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article imageInside Canada's political parties: The Canadian Action Party Special

By Andrew Moran     Nov 4, 2010 in Politics
Vancouver - Monetary reform is hardly in the mainstream of topics but the Canadian Action Party (CAP) believes it's one of the most important issues facing the nation today. CAP is another political party that attempts to address ignored issues.
On Monday, Digital Journal had the opportunity to speak with Canadian Action Party Interim Leader Christopher Porter regarding the history of the party, its stances on the various issues affecting the nation today and how it distinguishes itself from the rest of the political landscape.
About the Canadian Action Party
CAP was formed in 1997 by former Liberal minister of defence Paul T. Hellyer, who ran for leadership of both the Liberal Party and the Progressive Conservative Party in 1968 and 1976. The party was formed to address five key points: Monetary reform, sovereignty, civil and human rights, parliamentary reform and the environment.
The first time the party nominated its candidate was in the 1997 federal election.
Although the party has gone through “some hiccups” over the years in terms of leadership, the interim leader says they want to address monetary reform and tell the other parties that “we have one Goliath here and that is going to require more than one David here.”
Presently, CAP is talking to the other minor parties about these issues. They are also preparing for a convention to choose its next full-time leader.
The party believes in a participatory democracy and wants the country to go back to the local issues. Porter says that local issues should be solved locally through town hall meetings and grassroots organizations, which will allow citizens to voice their opinions.
“We need to go to the people and let them get actively involved,” said Porter. “Anybody who thinks one person, or party, can lead a nation of 30 million people to glory or defeat is ignorant. We can’t rely on script-talking and loud speaking, we have to admit our wrongdoings and discuss how we can let the voice of Canadians be heard in Parliament.”
The issues
Porter notes that the Bank of Canada (BOC) is fully owned by Canada – unlike the United States Federal Reserve System – and the party believes the government should return to the BOC “for a minimum of 50 percent of government-created money.”
The interim leader adds that this, and getting rid of the banking cartels, is important to the nation’s sovereignty: “A re-empowered Bank of Canada is critical for the survival of Canada as an independent and sovereign nation.”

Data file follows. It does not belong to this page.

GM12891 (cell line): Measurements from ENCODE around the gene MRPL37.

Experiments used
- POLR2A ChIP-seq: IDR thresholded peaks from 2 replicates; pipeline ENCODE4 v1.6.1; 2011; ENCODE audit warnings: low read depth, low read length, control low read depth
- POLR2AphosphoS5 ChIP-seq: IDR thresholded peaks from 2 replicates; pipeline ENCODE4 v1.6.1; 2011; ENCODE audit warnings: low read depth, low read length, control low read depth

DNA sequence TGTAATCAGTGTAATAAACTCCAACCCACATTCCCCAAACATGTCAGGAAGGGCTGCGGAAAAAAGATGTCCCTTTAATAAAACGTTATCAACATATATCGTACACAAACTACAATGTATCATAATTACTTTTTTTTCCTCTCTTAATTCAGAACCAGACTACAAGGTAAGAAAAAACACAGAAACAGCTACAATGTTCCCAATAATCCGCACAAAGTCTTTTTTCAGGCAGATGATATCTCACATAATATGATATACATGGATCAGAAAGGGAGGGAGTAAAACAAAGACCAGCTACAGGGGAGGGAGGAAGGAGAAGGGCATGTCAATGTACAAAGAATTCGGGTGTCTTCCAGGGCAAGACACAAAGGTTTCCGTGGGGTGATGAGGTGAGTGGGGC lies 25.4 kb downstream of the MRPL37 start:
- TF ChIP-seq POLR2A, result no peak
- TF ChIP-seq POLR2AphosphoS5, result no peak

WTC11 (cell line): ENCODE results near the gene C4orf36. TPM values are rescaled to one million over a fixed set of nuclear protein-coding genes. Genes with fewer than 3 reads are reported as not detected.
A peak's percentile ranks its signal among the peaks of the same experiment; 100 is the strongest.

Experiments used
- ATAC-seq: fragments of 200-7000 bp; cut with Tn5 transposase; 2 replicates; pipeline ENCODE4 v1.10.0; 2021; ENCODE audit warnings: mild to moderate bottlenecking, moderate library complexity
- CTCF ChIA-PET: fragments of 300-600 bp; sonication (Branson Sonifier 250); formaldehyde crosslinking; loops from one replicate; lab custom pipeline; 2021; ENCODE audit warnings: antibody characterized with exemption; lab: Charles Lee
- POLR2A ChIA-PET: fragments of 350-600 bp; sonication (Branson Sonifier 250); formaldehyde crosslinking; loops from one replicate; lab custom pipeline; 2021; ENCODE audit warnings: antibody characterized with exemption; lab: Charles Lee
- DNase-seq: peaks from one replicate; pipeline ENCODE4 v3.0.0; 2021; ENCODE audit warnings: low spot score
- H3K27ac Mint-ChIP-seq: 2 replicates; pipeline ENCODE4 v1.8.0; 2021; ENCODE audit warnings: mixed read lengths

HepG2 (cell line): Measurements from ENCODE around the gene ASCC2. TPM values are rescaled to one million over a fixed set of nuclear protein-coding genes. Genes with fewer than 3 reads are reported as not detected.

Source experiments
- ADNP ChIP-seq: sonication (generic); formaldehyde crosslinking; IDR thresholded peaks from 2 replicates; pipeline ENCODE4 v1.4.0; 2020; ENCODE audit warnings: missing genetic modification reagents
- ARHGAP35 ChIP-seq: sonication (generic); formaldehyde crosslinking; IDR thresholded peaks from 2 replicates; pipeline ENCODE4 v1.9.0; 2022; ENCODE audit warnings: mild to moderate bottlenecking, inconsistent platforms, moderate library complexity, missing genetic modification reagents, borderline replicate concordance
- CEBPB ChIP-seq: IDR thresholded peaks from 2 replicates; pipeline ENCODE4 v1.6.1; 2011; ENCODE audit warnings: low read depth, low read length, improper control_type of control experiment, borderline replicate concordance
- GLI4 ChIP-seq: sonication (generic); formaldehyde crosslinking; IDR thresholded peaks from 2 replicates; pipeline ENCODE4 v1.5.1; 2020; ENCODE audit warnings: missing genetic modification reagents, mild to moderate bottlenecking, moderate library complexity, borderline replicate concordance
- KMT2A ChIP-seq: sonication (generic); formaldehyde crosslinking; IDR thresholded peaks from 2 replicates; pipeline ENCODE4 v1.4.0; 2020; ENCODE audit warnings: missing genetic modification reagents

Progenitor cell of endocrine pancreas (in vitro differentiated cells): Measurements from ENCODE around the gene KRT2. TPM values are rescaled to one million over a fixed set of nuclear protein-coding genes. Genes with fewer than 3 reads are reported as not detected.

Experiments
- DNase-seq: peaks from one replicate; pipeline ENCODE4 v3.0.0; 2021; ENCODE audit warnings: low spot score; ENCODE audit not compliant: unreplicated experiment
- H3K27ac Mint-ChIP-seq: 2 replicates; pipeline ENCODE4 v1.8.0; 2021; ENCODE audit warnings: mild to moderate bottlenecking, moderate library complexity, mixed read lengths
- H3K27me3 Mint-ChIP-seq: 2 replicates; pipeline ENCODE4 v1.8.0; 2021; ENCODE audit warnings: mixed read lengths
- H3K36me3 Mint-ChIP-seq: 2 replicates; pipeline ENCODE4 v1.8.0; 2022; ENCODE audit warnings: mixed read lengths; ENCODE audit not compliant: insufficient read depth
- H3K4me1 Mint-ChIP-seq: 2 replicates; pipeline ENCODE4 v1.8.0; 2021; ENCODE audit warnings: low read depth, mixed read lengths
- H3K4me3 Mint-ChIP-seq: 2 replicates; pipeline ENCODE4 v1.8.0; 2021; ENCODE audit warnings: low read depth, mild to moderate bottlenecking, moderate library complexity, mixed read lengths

According to CAP, Canada should leave Afghanistan, bring the troops home and focus on our own projects and infrastructure. He cites this because Canada “is a nation of peace” and the nation “must go back to its openness and friendliness.”
“Canada has a lot of its own problems and the government is not supportive of projects that have considerable gain on our potential as a whole,” said Porter. “Canadians have had a great international representation and Americans use Canadian flags on their backpacks because we promote peace and have a great representation.”
However, CAP is “fully committed” in funding, fully equipping and supporting the Canadian military in their role, which is to defend the borders of Canada.
Another interesting platform that is completely different from the rest of the political parties is the fact that the party wants to establish a crown commission – or a citizens committee – to re-examine the terrorist attacks of Sept. 11, 2001 and what role Canada should have because the party does not fully believe the conclusions made in the 9/11 Commission’s Report.
“Prime Minister Harper says that Canadian troops are fighting in Afghanistan because of the deaths of 24 Canadians from the fall of the World Trade Center on 9/11. However, to many questions linger as to who was responsible for those tragic events.”
Porter explains that Canadian citizens should have a role in it, which is similar to public juries. Therefore, these citizen committees could be formed and have a role in the decision-making process so that, in the end, it appeases everybody and ensures that everyone’s viewpoints have been heard, which would have a majority in participatory democracy.
The history, future of Canada
When asked what he thinks the government of Canada has done since World War Two that has been beneficial to the country, Porter responded that it’s hard describe the policies because there have been many negative strategies as well.
Porter cited NAFTA as a negative initiative because it focuses on foreign corporations. The war in Afghanistan has been tumultuous for Canada. And Canadian Prime Ministers openly stating that national sovereignty will be lost in the future to corporations.
What good can be done in the future? Porter believes the best way to improve Canada is to go directly to the people and have politicians admit their mistakes because this would, according to Porter, put faith and trust back to politicians.
“The general public would accept that and would eventually feel that politicians are going to be honest with them.”
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